Posts tagged Health
Care-Seeking Behaviors for Maternal and Newborn lllnesses Among Self Help Group Households

In twenty-five villages in Uttar Pradesh, India, Aruldas et al. (2017) qualitatively explored the connection between SHG membership and care-seeking for maternal and newborn illnesses. Though cultural practices hindered prompt care seeking for both SHG households and non-SHG households, there was some evidence that SHG households were seeking care sooner.

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The Effect of Combining a Health Program with Self Help Groups on Health Behaviors and Outcomes

In a matched comparison study in Gujarat and Karnataka, Saha, Kermode and Annear (2015) looked at the effect on maternal and child health of combining a health program with an SHG program. They found that women in SHGs were more likely to deliver their babies in an institution, to feed colostrum to their newborns and to have a toilet at home. There was however no statistically significant reduction in diarrhea among children in the intervention community nor was there a reduction in spending on treatments. 

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Community Development and Livestock Promotion in Rural Nepal: Effects on Child Growth and Health

In a two-year RCT, Miller et al. (2014) evaluated the effects of Heifer Nepal’s SHGs on child health and nutrition in six communities. They found that Heifer’s programming resulted in greater incremental improvement on height-for-age (HAZ) and weight-for-age (WAZ) z-scores for children under five years of age in the intervention group.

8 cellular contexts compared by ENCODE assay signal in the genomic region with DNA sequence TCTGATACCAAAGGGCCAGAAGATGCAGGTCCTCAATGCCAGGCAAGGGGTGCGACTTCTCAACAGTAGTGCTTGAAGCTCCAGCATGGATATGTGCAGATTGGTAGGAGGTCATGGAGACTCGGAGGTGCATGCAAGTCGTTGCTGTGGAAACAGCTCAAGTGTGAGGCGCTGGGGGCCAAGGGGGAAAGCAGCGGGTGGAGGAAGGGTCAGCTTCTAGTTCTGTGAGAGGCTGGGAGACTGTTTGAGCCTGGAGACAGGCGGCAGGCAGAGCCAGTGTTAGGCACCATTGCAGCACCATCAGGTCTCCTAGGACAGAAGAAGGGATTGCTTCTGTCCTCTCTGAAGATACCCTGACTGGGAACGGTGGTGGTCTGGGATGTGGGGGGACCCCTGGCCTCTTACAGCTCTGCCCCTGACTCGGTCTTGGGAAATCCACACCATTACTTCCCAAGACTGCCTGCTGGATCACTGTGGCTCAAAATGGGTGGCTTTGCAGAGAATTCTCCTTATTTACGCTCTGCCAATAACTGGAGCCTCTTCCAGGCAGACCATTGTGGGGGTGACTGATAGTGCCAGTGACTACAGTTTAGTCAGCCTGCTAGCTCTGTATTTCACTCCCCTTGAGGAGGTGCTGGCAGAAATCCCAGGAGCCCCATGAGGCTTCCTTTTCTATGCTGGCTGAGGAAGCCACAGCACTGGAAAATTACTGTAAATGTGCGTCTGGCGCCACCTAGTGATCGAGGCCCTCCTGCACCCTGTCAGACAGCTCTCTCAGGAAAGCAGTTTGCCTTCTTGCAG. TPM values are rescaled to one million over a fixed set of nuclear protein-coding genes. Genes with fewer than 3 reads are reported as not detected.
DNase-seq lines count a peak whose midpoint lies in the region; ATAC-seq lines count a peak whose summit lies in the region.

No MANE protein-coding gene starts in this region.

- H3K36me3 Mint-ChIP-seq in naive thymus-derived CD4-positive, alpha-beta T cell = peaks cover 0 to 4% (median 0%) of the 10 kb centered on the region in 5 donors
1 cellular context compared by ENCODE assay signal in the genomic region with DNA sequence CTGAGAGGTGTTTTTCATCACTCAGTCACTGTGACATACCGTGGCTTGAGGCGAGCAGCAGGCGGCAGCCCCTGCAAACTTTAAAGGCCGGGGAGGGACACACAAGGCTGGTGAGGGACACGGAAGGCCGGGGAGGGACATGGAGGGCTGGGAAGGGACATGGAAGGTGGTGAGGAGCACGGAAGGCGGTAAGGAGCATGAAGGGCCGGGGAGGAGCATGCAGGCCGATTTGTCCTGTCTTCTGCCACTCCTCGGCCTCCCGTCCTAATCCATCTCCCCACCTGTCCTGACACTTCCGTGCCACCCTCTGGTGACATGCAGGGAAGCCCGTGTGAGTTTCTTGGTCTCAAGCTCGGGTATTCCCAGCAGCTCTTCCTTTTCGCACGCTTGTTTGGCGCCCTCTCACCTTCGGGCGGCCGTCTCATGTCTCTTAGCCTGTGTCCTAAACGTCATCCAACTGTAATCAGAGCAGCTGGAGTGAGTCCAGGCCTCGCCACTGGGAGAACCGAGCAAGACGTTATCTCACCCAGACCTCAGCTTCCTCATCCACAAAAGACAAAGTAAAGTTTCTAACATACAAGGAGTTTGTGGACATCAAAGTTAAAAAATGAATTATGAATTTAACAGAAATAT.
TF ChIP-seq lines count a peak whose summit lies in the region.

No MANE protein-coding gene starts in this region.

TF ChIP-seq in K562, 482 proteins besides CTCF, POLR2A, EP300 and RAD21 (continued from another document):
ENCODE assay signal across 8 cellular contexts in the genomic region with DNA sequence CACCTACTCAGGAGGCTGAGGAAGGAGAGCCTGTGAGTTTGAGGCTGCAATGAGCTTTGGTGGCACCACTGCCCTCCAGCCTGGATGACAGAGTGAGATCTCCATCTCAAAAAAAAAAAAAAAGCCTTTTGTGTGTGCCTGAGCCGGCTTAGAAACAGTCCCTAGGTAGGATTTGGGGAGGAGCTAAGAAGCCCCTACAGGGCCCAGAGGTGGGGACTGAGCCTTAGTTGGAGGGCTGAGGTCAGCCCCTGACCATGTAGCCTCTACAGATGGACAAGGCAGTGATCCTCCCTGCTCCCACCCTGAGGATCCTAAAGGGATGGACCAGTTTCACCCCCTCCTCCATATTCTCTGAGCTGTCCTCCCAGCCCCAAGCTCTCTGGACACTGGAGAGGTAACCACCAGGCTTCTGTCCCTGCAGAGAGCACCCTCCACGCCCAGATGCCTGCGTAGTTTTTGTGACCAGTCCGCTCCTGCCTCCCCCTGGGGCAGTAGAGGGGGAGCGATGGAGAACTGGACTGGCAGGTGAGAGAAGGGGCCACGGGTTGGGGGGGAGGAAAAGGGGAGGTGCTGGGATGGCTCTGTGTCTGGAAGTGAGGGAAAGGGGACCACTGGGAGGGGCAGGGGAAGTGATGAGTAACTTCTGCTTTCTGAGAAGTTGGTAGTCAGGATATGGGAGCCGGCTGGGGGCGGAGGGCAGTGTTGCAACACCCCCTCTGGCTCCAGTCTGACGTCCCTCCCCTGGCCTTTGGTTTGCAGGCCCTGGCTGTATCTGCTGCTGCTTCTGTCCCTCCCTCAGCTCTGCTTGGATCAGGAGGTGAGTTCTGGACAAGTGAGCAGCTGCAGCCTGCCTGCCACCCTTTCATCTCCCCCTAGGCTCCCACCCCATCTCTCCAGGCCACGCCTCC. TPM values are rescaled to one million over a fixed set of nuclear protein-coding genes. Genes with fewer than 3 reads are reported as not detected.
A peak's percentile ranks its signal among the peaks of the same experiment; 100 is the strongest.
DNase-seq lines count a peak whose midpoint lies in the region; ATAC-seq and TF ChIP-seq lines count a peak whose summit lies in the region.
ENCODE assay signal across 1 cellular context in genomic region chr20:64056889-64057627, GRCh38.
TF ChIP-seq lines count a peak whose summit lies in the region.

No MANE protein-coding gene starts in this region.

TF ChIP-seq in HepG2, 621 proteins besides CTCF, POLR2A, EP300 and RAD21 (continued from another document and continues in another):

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The Effect of Self Help Groups on Access to Maternal Health Services

Using national data collected from 22,825 villages across India, Saha, Annear and Pathak (2013) determined that the presence of an SHG in a village is associated with higher knowledge of family planning and maternal health service uptake. Villages with an SHG were more likely to know of and utilize family planning products and services, 19% more likely to deliver in an institution and 8% more likely to have fed their newborns colostrum.

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How Do Women’s Groups Practicing Participatory Learning and Action Contribute to Birth Outcomes?

A Lancet study by Prost et al. (2013) undertook a systematic review of Randomized Control Trials in multiple countries to assess the impact of women’s groups on maternal and child mortality. The study found that participation in women’s groups was associated with a 37% reduction in maternal mortality, a 23% reduction in neonatal mortality, and a 9% reduction in still births.

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